How to Let an Employee Go

Up in the Air, the multi-Oscar-nominated 2009 film, features George Clooney as corporate “hit man” Ryan Bingham, whose purpose is to travel around the country and fire people.  Employers hire his company to do the dirty work of letting employees go.

At times, watching the film is painful. The director used real, recently-laid off people to portray Bingham’s victims—and their disappointment, sense of loss, anger, and disbelief are as palpable as Bingham’s cool detachment. He doesn’t know the people whose world he just rocked. Their responses to the news, like “I’ve given this company everything,” “What am I supposed to do now?” or “How can I go home and tell my wife I’ve been fired?” appear to have absolutely no affect on him.

Most employers occasionally have to let employees go. And most do it themselves. The full-scale layoffs depicted in Up in the Air are global corporations, shutting down entire divisions—not small businesses firing a single employee. While it might seem attractive to turn this unpleasant job over to a professional hatchet man, it’s just not possible for most employers.

Most supervisors and business owners say that firing people is one of the worst aspects of their job. So, how does an employer fire someone while treating them well and protecting the company from liability?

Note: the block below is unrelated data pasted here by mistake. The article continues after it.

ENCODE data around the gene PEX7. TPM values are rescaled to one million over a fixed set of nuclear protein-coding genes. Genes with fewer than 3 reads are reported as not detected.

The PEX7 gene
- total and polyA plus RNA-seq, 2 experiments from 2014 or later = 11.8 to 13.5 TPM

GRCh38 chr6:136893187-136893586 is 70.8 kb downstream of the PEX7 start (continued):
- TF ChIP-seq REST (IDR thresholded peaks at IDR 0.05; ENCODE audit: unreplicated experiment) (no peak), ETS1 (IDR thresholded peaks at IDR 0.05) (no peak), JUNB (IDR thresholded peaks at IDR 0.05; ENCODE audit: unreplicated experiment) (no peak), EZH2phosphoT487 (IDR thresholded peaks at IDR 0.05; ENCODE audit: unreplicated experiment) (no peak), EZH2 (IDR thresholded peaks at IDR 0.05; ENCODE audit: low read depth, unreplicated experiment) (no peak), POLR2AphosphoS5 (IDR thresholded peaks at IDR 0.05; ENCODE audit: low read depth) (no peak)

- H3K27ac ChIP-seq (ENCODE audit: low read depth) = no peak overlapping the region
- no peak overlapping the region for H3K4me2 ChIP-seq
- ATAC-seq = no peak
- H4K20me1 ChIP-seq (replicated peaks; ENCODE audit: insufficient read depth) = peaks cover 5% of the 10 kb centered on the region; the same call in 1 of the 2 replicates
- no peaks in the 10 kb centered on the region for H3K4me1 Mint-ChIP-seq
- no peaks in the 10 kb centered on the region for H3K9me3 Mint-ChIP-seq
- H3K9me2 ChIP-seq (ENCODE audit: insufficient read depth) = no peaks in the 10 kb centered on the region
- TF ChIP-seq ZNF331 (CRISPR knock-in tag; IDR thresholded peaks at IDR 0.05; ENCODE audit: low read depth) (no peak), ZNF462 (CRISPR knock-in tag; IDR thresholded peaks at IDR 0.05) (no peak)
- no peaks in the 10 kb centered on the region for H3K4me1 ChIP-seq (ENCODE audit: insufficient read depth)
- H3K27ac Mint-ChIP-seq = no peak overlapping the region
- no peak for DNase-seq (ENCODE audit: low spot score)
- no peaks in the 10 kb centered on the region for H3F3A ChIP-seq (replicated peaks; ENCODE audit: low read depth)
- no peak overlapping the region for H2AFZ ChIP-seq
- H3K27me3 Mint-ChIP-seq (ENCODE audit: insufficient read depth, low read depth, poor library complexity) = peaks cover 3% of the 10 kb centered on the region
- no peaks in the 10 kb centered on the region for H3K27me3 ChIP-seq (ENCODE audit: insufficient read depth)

Here are some ideas you might consider:

  1. Don’t go it alone. A witness is necessary to protect your company from possible discrimination claims.  Have them document what happens.
  2. Allow enough time to gather all the necessary paperwork, such as evaluations, warnings and any company separation forms the employee will need to complete. Don’t make the employee squirm while you shuffle through a folder looking for something you need.
  3. Be completely professional. This means not getting personal. Don’t say “I’m sorry,” since that can confuse the issue. Your feelings and opinions should not come into the conversation. Keep your voice even, especially if the employee becomes agitated or raises his. And no matter what, don’t argue.
  4. Make it quick. Remember the advice about removing a bandage—the quicker, the better? It’s the same when telling an employee she’s laid off or fired. Just give her the bad news, stay calm, and listen to her reaction. Don’t place the blame on “the boss” or “corporate.” It’s easier to assuage your guilt by blaming others, but it’s confusing to the recipient.

Until your company is large enough to hire a professional, be prepared and be kind—but be professional—when laying off or firing your employees. Done correctly, it can have little effect on the organization. Done badly, it can be devastating to both employee and employer!

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